Colin Robertson, Deakin
On behalf of the organisers of the Sri Chinmoy Triple-Triathlon staged in and around Canberra on November 24, please convey our gratitude to Geoff Pryor (Letters, November 28) for expressing so eloquently his thoughtful concern for the safety of members of the public using tracks and trails during the course of this event. We have taken his observations to heart and will ensure better precautions in future.
On a lighter note, on behalf of the participants in the event please also thank Mr Pryor for his insightful and generous appraisal of their generic mental acuity.
Prachar Stegemann, events co-ordinator, Sri Chinmoy marathon team (Canberra)
Paying the price
So, the fund-raising sausage sizzle has been saved, the quiche recovered, the Christmas lights turned back on (''Spreading Christmas cheer may come at a cost'', November 28, p1), but, what next? Perhaps we are going to be required to pay a fee to be registered on the electoral role!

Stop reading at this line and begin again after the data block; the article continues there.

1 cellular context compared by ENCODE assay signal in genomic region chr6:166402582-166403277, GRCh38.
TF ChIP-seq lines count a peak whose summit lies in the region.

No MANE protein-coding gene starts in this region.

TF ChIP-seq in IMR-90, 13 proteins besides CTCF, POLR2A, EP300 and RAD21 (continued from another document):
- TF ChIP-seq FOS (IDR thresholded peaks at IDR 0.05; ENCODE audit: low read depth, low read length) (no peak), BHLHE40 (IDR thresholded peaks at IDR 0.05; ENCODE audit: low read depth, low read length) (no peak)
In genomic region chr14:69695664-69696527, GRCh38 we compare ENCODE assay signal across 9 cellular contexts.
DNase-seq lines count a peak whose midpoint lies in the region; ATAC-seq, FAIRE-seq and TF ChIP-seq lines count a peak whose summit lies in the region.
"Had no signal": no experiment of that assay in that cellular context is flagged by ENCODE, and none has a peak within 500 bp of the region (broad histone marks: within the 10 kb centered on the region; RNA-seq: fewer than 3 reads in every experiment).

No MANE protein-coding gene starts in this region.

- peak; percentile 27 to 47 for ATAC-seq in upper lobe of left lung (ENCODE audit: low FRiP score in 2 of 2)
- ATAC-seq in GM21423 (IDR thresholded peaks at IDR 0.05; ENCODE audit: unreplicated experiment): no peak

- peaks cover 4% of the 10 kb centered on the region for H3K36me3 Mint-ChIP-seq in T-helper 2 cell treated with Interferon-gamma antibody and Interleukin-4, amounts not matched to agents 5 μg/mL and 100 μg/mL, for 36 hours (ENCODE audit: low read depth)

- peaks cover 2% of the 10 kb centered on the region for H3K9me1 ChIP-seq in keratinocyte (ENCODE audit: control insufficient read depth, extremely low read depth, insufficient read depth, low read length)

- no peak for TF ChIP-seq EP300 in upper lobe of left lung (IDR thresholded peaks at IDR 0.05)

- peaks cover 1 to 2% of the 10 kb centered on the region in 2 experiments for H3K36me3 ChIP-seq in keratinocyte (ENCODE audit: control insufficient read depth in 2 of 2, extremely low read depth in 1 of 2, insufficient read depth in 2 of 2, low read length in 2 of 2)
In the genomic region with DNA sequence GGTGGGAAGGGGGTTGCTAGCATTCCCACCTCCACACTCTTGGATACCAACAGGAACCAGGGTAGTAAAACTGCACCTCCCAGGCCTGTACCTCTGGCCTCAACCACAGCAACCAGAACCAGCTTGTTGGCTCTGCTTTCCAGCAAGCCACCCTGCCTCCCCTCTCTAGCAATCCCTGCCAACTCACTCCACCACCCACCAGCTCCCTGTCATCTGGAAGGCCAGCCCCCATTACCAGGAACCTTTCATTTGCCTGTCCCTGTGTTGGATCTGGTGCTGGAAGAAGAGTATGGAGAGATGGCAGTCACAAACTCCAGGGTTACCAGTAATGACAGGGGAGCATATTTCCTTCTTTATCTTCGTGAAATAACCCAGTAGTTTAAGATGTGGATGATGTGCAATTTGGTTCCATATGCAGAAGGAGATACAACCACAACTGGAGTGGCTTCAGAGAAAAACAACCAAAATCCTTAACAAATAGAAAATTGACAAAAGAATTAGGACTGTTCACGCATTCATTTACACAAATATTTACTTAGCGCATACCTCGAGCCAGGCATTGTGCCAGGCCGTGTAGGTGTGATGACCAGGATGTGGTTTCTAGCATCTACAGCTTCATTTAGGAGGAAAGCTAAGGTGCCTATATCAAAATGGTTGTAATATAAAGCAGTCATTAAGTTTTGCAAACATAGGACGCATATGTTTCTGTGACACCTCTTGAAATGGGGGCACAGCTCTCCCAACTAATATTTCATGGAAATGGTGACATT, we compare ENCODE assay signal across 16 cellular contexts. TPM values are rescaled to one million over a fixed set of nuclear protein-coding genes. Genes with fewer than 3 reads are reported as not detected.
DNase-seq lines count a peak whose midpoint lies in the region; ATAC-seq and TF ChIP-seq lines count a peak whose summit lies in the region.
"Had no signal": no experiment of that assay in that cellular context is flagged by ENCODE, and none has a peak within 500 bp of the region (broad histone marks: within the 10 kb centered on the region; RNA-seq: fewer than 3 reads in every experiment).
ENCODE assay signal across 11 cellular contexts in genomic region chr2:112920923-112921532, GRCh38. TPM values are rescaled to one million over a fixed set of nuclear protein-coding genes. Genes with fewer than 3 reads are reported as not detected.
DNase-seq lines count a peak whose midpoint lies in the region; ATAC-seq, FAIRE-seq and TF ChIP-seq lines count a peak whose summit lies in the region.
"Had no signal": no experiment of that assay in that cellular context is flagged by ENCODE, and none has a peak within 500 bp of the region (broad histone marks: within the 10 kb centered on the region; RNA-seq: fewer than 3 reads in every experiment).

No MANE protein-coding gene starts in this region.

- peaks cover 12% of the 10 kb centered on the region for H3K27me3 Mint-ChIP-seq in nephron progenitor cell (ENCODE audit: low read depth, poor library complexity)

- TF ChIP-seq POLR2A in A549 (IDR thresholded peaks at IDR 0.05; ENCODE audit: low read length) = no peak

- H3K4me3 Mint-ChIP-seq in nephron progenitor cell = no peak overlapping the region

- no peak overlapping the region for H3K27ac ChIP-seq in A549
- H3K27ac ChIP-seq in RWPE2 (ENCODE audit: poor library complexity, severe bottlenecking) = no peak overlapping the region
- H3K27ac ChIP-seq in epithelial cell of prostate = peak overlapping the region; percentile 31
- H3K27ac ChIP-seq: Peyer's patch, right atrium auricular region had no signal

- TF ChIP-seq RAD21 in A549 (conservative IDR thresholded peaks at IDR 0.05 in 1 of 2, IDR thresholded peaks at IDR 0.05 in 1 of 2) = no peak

What is happening to our local governing body? Don't they already have enough on their plate?
And how much is all of this ''on again, off again'' business costing the taxpayer?
Merran Hunter, Fraser
Recently observing an elderly lady tender $20 for 10 overseas Christmas stamps and expecting change, then told she was $5.50 short and that sea mail was not an option, it became evident that Australia Post must surely be a frontrunner for the role of the Scrooge Who Killed the Christmas Spirit. Last year a card could be sent overseas for $1.60 during November-December but after announcing a profit hike of 10.9 per cent to $312 million in October this year, Australia Post increased the price for the same service by a grotesquely massive 60 per cent to $2.55.
Bemoaning the fact that people aren't using the normal postal service as often as they should, Australia Post's reaction was similar to that of public transport boffins who raise fares in attempts to increase patronage, being a total reversal of normal commercial retail practice
John Murray, Fadden